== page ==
Two-thirds of the American people believe climate change is a serious problem, and that the government should take action to address it. It shouldn’t be surprising that our nation’s doctors do, too — nearly 90 percent of them.
Today, the American Thoracic Society (ATS) will hit the halls of Congress to educate our representatives about a new survey of more than 900 ATS members, which found the majority of doctors believe climate change is already negatively affecting the health of their patients. In fact, 77 percent of respondents reported that increases in air pollution due to climate change are worsening the severity of illnesses in their patients, and they expect these health impacts will further increase in the future.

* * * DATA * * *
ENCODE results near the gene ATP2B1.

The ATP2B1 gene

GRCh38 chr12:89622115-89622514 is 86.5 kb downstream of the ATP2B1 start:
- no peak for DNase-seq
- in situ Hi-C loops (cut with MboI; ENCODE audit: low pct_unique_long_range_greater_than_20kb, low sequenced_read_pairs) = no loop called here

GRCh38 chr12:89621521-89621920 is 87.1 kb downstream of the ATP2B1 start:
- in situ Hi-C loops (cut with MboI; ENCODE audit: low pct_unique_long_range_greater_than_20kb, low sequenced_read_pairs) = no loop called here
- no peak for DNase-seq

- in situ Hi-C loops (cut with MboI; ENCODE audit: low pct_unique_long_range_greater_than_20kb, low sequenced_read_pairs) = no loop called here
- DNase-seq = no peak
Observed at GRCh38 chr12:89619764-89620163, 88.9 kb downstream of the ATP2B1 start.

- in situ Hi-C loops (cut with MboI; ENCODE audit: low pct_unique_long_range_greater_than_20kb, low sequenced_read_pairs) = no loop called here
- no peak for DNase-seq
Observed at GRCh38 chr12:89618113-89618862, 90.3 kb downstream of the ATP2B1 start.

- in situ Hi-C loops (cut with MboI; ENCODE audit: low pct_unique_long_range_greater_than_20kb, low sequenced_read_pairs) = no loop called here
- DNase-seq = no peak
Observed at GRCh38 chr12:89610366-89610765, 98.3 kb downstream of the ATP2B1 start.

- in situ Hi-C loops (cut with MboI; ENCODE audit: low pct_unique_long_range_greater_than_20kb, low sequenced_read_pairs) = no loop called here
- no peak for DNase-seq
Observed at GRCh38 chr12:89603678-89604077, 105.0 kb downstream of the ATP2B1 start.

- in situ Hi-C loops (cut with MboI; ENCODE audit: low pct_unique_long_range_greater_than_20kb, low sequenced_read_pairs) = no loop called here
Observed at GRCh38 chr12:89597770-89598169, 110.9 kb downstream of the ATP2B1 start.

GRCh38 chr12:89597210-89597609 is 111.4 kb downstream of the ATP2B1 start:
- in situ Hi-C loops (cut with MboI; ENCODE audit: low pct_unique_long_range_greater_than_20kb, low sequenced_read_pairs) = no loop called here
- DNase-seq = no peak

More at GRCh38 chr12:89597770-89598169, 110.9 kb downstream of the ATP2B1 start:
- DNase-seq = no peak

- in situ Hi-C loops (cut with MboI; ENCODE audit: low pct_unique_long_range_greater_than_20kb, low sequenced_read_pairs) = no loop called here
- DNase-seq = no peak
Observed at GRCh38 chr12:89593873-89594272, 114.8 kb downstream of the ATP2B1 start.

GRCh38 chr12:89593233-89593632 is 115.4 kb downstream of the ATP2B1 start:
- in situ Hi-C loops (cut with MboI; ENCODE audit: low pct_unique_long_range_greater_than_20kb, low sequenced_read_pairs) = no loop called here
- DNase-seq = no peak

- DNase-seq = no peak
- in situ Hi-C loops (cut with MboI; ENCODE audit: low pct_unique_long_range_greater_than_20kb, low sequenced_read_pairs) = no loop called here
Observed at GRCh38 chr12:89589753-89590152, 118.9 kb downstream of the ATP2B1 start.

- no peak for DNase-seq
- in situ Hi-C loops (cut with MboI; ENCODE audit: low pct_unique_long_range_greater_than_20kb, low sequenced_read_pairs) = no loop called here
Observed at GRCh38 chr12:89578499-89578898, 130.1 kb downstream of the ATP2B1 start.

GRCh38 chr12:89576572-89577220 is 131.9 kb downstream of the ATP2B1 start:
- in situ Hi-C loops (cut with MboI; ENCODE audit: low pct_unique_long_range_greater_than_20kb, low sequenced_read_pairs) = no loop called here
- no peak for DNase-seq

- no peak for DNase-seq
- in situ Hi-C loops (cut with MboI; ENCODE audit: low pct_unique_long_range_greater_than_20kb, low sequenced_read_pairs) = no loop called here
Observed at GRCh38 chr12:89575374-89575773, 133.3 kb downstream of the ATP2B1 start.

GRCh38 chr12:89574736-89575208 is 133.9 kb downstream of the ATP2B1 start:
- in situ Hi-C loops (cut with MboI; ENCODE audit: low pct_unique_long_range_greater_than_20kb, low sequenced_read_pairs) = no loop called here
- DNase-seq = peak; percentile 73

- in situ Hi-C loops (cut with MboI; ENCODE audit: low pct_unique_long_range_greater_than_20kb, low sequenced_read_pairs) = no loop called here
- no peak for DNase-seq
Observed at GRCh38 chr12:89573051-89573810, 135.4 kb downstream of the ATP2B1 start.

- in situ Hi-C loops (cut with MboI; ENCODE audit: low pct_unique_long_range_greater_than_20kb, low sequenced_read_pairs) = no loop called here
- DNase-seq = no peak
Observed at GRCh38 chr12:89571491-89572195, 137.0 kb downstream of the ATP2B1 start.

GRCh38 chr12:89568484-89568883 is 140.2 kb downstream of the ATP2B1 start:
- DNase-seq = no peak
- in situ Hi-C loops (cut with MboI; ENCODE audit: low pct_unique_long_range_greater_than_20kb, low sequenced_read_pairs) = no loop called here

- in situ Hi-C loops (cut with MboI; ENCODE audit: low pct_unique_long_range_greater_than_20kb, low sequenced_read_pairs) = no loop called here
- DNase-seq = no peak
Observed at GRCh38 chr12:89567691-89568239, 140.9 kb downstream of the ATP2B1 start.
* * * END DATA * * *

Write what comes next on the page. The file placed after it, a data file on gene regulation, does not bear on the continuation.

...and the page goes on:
ATS members also indicated that their patients are experiencing other climate-related health problems — including injuries due to severe weather, allergic reactions, and heat-related impacts. These findings are in line with the results of a survey of the National Medical Association’s members last year, which also found that the sick, elderly, and people living below the poverty line will be disproportionately impacted by climate change.
Already, 1 in 10 children in the U.S. suffers from asthma. Heat-related health problems are growing. Pollen concentrations are up. Rising temperatures are only going to bring more smog, more asthma, and longer allergy seasons that put more Americans at greater risk of landing in the hospital.
As the evidence shows us, we can’t stand on the sidelines and be the first generation to fail at that most basic human instinct — to leave our children a safer, more prosperous world.
That is why we are so committed to executing the President’s Climate Action Plan.
To learn more about how the Obama administration is acting on climate, visit WhiteHouse.gov/climate-change.